Beauty, Honor, and Tradition: The Legacy of Plains Indian Shirts

December 10, 2000–November 4, 2001
New York, NY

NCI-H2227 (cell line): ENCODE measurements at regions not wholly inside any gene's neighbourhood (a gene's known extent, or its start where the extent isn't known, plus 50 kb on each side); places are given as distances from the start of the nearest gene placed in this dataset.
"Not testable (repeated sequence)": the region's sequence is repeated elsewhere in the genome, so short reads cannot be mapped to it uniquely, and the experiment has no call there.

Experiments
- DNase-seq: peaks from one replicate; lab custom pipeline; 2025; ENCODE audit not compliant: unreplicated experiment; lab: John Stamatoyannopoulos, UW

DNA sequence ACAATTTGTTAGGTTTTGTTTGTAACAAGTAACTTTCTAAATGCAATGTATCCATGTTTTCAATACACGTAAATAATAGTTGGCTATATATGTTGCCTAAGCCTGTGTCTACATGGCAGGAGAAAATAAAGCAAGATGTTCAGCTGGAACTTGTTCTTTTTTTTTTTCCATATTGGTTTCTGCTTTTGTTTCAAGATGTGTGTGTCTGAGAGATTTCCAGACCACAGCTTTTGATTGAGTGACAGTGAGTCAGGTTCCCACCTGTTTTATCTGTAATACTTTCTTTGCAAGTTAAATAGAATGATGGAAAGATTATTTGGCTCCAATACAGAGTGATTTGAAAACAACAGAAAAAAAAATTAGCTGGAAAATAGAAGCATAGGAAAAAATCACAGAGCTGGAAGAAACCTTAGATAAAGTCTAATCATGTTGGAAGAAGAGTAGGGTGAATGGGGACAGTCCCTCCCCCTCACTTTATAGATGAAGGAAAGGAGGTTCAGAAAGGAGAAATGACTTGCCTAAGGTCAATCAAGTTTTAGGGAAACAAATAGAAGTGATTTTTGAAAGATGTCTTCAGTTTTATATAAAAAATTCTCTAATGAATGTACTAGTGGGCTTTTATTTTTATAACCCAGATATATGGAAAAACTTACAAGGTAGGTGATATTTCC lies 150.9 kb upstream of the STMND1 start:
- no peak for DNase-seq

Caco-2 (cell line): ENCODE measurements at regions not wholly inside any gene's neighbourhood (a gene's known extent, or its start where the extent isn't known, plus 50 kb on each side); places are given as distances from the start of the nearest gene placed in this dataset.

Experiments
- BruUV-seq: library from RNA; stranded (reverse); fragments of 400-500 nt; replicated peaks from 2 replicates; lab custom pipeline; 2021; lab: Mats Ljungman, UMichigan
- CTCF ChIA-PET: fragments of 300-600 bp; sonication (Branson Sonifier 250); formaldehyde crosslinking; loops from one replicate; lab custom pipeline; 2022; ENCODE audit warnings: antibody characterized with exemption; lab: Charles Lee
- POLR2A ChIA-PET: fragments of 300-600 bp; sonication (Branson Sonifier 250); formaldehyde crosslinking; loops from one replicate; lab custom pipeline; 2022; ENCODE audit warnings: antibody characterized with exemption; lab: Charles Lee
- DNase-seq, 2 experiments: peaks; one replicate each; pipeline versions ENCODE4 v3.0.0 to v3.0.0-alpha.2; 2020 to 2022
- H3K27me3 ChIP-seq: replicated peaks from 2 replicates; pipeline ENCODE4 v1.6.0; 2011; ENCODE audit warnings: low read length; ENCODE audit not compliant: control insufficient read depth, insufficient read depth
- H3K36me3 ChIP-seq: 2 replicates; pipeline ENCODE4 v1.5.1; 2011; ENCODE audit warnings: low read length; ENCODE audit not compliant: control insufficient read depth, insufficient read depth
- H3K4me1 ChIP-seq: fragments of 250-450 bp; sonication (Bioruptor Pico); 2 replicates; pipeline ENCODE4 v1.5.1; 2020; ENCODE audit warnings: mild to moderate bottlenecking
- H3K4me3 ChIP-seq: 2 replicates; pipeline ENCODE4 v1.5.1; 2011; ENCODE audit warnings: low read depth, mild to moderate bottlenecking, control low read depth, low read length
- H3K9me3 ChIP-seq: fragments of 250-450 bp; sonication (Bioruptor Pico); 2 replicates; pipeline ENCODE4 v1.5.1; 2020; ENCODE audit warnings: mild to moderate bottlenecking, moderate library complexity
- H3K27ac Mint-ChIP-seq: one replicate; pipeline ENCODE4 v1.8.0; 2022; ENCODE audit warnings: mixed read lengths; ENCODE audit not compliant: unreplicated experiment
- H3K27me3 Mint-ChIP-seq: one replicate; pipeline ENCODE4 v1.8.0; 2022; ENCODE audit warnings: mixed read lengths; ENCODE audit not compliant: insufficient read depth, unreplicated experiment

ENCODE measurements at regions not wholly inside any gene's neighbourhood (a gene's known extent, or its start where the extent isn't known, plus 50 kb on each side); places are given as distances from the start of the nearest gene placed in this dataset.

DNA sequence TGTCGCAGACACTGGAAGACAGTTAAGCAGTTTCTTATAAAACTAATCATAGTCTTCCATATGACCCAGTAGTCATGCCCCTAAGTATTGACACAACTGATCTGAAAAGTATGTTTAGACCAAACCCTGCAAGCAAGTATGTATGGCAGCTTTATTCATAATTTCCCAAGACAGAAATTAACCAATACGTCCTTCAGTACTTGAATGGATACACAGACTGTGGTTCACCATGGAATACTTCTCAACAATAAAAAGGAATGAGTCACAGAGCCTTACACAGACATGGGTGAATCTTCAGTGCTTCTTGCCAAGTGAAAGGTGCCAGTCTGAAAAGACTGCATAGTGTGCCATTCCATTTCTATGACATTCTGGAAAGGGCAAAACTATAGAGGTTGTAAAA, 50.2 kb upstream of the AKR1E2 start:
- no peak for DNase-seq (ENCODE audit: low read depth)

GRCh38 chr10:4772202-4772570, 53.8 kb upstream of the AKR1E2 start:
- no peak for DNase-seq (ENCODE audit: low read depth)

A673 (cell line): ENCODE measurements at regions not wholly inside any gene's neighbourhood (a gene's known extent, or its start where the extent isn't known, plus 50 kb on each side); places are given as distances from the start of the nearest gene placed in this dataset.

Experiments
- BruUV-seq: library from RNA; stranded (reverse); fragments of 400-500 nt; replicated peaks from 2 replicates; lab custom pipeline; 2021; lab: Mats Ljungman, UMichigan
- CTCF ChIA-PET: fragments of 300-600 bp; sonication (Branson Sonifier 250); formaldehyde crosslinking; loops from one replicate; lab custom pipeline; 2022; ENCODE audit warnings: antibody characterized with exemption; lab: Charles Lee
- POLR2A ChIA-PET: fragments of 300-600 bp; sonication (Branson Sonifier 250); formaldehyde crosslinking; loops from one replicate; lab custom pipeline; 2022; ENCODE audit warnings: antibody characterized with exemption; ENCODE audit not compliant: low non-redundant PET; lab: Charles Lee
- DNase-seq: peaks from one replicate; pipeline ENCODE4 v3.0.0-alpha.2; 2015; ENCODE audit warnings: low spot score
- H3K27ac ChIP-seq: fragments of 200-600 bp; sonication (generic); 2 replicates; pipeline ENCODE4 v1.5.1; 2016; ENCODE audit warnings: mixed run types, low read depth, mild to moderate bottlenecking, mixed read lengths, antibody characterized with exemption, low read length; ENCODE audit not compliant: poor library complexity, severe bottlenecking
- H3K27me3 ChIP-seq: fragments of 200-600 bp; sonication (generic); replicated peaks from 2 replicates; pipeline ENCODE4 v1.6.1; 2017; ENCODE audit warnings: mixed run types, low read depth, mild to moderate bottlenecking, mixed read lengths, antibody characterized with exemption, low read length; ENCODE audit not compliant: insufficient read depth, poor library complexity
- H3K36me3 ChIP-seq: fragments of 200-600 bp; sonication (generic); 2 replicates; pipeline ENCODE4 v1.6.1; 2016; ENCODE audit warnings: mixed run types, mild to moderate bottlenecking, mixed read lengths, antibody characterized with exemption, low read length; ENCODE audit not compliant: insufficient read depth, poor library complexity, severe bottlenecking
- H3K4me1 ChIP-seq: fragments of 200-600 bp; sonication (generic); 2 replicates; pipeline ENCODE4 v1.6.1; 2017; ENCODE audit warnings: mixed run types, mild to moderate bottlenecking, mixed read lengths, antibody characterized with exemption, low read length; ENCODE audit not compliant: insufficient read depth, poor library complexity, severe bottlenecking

Featuring forty-nine visually stunning and spiritually powerful Plains Indian shirts from NMAI's collections, Beauty, Honor, and Tradition: The Legacy of Plains Indian Shirts explores the beauty, power, history, iconography, construction, and materials of Plains Indian shirts from the nineteenth and twentieth century. The shirts in Beauty, Honor, and Tradition served many purposes beyond their obvious use as clothing. In nineteenth-century communities from southern Canada to northern Texas, they were made to honor warriors and tribal leaders, to adorn spiritual leaders, and to channel animal power. The imagery on the shirts depicted important events, such as battles, and served to educate youth about the values of shirt-wearers—generosity, honor, and bravery. Today, the Plains shirt lives on in regalia worn at powwows and community celebrations, and in shirts and jackets made to honor achievements in academia and sports. NMAI curator George Horse Capture (A'aninin [Gros Ventre]) and his son, Joe Horse Capture (A'aninin [Gros Ventre]), curator at the Minneapolis Institute of Arts, worked together to provide this exhibition with an illuminating wealth of insight and information, each contributing his unique perspective, and bringing that of the Indian communities they visited, on these powerful shirts. Beauty, Honor, and Tradition is presented in collaboration with the Minneapolis Institute of Arts.